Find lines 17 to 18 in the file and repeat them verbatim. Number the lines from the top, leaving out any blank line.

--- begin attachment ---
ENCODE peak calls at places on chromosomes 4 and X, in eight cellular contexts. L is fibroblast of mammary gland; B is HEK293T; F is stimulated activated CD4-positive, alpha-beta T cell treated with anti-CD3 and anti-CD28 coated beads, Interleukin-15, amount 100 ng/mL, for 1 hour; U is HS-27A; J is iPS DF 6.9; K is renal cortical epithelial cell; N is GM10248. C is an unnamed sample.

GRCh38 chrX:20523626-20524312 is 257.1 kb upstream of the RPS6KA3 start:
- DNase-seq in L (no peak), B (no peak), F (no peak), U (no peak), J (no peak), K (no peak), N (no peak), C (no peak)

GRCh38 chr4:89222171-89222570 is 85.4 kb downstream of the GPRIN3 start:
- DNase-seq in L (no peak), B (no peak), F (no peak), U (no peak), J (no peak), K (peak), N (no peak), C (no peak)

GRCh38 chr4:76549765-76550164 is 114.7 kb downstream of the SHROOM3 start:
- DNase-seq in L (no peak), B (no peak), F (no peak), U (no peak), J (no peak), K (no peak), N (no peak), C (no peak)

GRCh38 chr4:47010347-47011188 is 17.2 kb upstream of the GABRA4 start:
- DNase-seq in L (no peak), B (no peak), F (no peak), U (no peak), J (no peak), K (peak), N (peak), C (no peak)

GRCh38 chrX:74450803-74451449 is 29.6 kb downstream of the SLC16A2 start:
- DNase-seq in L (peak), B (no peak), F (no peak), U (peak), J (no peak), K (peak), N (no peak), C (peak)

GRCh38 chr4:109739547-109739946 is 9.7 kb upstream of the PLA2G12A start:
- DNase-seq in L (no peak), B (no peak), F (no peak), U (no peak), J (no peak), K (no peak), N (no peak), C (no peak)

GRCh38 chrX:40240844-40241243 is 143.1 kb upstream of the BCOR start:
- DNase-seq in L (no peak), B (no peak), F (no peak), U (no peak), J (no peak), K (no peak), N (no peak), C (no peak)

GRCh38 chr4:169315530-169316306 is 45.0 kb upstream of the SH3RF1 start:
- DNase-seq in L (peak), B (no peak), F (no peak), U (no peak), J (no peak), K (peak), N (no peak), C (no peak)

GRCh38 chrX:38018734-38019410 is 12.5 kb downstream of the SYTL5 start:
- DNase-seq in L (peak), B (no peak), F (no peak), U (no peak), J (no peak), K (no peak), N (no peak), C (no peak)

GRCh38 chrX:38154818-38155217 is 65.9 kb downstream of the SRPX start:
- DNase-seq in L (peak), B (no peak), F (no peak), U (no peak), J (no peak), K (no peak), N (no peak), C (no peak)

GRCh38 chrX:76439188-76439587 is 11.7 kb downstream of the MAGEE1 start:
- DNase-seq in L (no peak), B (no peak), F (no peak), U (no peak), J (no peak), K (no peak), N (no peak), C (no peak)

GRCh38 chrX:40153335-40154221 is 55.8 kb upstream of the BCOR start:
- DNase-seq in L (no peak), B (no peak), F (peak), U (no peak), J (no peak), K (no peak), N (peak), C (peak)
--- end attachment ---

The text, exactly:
- DNase-seq in L (peak), B (no peak), F (no peak), U (no peak), J (no peak), K (peak), N (no peak), C (no peak)

GRCh38 chrX:38018734-38019410 is 12.5 kb downstream of the SYTL5 start: